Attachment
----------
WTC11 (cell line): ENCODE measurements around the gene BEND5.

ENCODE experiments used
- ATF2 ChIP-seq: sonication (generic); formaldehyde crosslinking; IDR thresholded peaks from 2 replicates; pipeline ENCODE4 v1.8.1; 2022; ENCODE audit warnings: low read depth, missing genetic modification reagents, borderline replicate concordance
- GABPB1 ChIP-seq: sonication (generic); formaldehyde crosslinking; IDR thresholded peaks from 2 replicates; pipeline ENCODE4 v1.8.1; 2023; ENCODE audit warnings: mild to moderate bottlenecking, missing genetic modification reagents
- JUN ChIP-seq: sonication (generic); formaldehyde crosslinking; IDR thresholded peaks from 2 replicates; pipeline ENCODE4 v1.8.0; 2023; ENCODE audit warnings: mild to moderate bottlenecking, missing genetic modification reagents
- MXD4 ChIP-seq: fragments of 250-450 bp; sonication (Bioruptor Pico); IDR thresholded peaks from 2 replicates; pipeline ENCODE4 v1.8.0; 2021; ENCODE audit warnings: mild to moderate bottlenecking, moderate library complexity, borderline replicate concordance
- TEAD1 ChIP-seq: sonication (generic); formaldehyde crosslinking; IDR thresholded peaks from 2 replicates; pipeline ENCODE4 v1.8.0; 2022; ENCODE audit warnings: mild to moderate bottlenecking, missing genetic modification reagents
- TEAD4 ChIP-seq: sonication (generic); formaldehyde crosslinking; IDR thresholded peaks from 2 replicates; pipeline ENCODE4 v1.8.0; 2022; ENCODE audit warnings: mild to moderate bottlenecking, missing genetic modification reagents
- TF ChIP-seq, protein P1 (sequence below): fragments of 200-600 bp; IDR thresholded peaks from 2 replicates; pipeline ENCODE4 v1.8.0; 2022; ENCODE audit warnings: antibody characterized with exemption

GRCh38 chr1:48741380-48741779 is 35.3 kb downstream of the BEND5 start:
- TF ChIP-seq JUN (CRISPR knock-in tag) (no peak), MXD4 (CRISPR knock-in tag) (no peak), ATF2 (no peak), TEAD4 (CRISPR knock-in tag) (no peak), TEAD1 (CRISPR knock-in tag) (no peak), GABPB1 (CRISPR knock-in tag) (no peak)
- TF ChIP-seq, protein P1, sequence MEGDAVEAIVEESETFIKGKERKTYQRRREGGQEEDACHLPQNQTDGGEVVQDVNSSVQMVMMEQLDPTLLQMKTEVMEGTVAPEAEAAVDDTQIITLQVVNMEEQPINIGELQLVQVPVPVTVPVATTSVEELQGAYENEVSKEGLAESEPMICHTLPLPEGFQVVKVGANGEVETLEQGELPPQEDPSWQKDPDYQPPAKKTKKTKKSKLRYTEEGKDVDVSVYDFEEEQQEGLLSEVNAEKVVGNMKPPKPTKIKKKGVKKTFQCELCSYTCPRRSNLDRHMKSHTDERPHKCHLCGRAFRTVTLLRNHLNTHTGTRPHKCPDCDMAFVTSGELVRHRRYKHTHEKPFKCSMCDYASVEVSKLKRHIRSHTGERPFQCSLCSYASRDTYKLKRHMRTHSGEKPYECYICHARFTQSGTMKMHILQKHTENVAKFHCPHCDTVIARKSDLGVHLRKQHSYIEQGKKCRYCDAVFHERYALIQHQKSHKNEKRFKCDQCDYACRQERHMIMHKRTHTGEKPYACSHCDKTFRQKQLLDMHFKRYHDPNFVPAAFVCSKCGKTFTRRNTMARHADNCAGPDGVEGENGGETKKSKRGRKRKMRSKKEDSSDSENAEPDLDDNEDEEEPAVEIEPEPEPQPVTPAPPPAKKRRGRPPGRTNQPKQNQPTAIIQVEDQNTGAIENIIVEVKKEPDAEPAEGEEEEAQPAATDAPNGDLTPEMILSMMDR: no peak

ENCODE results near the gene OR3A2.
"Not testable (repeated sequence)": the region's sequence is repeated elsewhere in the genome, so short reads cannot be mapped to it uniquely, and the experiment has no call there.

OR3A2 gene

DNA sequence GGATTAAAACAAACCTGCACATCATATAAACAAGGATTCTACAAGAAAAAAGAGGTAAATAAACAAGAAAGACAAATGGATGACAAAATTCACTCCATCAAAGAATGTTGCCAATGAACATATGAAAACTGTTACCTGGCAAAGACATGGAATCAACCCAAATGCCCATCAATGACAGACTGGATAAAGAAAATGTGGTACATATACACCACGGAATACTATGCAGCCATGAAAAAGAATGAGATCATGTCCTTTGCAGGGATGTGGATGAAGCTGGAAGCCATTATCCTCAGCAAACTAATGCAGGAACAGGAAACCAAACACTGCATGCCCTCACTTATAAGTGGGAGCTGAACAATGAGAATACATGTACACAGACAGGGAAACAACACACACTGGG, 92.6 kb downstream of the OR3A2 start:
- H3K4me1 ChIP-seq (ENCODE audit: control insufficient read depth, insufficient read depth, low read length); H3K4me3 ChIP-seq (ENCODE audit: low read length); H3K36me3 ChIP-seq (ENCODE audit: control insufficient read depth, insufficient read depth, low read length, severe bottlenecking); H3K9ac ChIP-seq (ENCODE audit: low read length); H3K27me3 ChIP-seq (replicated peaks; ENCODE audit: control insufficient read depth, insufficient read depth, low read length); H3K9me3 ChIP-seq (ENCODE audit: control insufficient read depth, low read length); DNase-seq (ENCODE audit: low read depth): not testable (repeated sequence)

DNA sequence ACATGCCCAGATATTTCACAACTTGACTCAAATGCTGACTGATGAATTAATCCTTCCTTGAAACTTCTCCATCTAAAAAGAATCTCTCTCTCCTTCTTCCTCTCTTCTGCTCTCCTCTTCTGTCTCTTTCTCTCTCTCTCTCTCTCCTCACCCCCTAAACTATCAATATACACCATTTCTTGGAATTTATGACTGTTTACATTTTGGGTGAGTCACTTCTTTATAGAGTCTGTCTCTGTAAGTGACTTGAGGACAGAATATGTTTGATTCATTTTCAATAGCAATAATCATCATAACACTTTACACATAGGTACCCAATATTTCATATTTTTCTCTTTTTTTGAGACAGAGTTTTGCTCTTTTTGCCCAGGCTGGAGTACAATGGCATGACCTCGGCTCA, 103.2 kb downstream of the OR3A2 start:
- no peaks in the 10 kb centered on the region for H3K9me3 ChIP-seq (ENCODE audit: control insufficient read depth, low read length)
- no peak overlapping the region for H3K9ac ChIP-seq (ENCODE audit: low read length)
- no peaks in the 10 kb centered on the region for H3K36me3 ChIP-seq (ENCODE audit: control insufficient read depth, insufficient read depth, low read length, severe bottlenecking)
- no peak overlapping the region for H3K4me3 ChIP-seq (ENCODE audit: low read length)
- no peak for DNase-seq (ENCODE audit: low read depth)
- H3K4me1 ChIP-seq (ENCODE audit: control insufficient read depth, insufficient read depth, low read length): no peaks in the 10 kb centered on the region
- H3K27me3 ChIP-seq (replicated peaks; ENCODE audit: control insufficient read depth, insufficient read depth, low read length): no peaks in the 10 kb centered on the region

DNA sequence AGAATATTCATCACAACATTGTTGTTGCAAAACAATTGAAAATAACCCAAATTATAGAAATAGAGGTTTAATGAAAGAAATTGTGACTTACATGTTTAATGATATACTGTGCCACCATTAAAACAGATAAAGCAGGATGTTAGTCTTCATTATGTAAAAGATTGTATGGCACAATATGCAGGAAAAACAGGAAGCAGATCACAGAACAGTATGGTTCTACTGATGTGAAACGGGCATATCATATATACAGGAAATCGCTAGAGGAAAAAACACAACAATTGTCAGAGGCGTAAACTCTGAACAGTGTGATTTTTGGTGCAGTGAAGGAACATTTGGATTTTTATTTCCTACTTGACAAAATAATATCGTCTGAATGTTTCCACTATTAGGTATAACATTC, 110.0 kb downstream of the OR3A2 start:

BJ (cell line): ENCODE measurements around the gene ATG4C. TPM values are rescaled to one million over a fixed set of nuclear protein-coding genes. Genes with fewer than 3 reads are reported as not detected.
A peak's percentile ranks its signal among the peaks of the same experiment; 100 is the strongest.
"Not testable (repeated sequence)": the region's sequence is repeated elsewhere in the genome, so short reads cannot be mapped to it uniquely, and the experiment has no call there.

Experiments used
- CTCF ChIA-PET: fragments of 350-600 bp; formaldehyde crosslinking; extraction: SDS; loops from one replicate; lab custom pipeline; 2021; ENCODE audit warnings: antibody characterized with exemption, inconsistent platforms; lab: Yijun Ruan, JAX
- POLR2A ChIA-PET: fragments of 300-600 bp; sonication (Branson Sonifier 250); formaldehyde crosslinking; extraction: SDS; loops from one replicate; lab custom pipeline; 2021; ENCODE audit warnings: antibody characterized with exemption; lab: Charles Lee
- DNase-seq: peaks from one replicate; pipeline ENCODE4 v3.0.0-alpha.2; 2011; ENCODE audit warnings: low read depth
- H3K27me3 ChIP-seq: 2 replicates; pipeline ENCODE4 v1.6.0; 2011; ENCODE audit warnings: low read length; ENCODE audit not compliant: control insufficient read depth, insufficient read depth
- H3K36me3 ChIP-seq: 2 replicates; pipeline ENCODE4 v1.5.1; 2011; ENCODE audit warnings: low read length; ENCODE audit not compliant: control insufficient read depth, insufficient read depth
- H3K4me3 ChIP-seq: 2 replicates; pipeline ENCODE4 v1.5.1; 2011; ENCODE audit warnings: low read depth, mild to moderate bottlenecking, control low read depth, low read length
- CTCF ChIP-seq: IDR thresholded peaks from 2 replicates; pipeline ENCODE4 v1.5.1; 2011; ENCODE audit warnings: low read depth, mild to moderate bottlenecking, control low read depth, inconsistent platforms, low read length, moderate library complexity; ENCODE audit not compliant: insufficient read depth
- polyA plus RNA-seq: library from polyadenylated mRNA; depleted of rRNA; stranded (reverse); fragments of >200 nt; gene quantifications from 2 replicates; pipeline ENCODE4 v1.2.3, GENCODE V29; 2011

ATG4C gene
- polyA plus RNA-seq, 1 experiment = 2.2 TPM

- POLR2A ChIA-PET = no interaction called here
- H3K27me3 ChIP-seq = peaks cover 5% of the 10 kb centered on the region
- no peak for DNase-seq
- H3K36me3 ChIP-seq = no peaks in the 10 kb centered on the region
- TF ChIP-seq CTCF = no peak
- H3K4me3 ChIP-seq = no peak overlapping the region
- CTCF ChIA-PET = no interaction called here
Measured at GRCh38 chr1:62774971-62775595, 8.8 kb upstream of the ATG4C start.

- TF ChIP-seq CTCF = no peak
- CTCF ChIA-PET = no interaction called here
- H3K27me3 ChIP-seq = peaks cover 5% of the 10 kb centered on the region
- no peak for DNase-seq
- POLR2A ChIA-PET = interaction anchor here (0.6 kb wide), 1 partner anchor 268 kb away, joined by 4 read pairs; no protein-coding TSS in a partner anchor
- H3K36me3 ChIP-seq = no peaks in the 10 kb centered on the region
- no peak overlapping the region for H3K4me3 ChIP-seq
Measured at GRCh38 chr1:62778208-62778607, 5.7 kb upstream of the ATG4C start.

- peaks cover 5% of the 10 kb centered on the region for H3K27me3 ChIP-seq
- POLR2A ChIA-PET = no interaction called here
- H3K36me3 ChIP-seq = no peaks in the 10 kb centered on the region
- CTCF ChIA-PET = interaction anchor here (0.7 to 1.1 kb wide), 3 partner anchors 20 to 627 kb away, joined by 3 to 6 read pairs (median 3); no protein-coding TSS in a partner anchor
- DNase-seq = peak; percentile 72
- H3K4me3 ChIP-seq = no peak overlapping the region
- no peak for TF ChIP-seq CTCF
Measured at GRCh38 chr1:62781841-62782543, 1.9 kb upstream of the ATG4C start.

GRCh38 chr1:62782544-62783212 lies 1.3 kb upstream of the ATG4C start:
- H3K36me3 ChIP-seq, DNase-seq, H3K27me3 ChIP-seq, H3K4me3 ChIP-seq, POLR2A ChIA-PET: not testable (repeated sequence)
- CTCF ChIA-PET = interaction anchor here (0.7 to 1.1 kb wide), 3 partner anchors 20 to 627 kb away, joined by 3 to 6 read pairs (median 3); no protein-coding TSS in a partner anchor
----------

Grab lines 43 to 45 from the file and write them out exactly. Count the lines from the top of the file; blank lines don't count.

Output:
- no peak for DNase-seq
- H3K36me3 ChIP-seq = no peaks in the 10 kb centered on the region
- TF ChIP-seq CTCF = no peak